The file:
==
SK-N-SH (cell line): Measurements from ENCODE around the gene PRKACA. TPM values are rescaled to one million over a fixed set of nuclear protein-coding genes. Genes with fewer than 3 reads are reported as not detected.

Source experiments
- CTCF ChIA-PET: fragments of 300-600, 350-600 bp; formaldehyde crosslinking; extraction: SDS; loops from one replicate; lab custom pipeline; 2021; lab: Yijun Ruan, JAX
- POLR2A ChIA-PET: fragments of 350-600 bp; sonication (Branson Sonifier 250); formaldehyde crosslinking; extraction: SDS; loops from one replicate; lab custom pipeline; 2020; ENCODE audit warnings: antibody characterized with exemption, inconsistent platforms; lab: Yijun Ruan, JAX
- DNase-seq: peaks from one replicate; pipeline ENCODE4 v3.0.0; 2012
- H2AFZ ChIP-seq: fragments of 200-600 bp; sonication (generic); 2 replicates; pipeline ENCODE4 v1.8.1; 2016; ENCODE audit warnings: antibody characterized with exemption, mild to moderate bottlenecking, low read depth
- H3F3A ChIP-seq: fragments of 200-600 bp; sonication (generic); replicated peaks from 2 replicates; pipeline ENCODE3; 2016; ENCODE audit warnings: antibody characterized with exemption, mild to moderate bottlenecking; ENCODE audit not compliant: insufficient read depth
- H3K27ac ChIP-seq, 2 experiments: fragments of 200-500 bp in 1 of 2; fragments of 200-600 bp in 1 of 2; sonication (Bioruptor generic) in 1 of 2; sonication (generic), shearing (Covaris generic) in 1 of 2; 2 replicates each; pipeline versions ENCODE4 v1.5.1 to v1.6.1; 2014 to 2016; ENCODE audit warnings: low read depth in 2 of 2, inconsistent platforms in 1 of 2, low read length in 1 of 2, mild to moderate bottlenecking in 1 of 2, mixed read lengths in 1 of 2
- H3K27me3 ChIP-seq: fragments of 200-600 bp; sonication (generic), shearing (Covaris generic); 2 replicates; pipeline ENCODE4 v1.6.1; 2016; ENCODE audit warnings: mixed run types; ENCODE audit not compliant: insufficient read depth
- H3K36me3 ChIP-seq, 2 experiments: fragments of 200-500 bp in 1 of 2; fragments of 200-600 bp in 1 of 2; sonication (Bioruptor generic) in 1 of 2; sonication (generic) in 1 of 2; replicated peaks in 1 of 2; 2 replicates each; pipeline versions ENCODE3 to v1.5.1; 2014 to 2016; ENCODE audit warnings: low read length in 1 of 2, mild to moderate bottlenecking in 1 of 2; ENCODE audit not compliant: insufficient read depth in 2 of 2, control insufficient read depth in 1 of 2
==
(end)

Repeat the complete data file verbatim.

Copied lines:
SK-N-SH (cell line): Measurements from ENCODE around the gene PRKACA. TPM values are rescaled to one million over a fixed set of nuclear protein-coding genes. Genes with fewer than 3 reads are reported as not detected.

Source experiments
- CTCF ChIA-PET: fragments of 300-600, 350-600 bp; formaldehyde crosslinking; extraction: SDS; loops from one replicate; lab custom pipeline; 2021; lab: Yijun Ruan, JAX
- POLR2A ChIA-PET: fragments of 350-600 bp; sonication (Branson Sonifier 250); formaldehyde crosslinking; extraction: SDS; loops from one replicate; lab custom pipeline; 2020; ENCODE audit warnings: antibody characterized with exemption, inconsistent platforms; lab: Yijun Ruan, JAX
- DNase-seq: peaks from one replicate; pipeline ENCODE4 v3.0.0; 2012
- H2AFZ ChIP-seq: fragments of 200-600 bp; sonication (generic); 2 replicates; pipeline ENCODE4 v1.8.1; 2016; ENCODE audit warnings: antibody characterized with exemption, mild to moderate bottlenecking, low read depth
- H3F3A ChIP-seq: fragments of 200-600 bp; sonication (generic); replicated peaks from 2 replicates; pipeline ENCODE3; 2016; ENCODE audit warnings: antibody characterized with exemption, mild to moderate bottlenecking; ENCODE audit not compliant: insufficient read depth
- H3K27ac ChIP-seq, 2 experiments: fragments of 200-500 bp in 1 of 2; fragments of 200-600 bp in 1 of 2; sonication (Bioruptor generic) in 1 of 2; sonication (generic), shearing (Covaris generic) in 1 of 2; 2 replicates each; pipeline versions ENCODE4 v1.5.1 to v1.6.1; 2014 to 2016; ENCODE audit warnings: low read depth in 2 of 2, inconsistent platforms in 1 of 2, low read length in 1 of 2, mild to moderate bottlenecking in 1 of 2, mixed read lengths in 1 of 2
- H3K27me3 ChIP-seq: fragments of 200-600 bp; sonication (generic), shearing (Covaris generic); 2 replicates; pipeline ENCODE4 v1.6.1; 2016; ENCODE audit warnings: mixed run types; ENCODE audit not compliant: insufficient read depth
- H3K36me3 ChIP-seq, 2 experiments: fragments of 200-500 bp in 1 of 2; fragments of 200-600 bp in 1 of 2; sonication (Bioruptor generic) in 1 of 2; sonication (generic) in 1 of 2; replicated peaks in 1 of 2; 2 replicates each; pipeline versions ENCODE3 to v1.5.1; 2014 to 2016; ENCODE audit warnings: low read length in 1 of 2, mild to moderate bottlenecking in 1 of 2; ENCODE audit not compliant: insufficient read depth in 2 of 2, control insufficient read depth in 1 of 2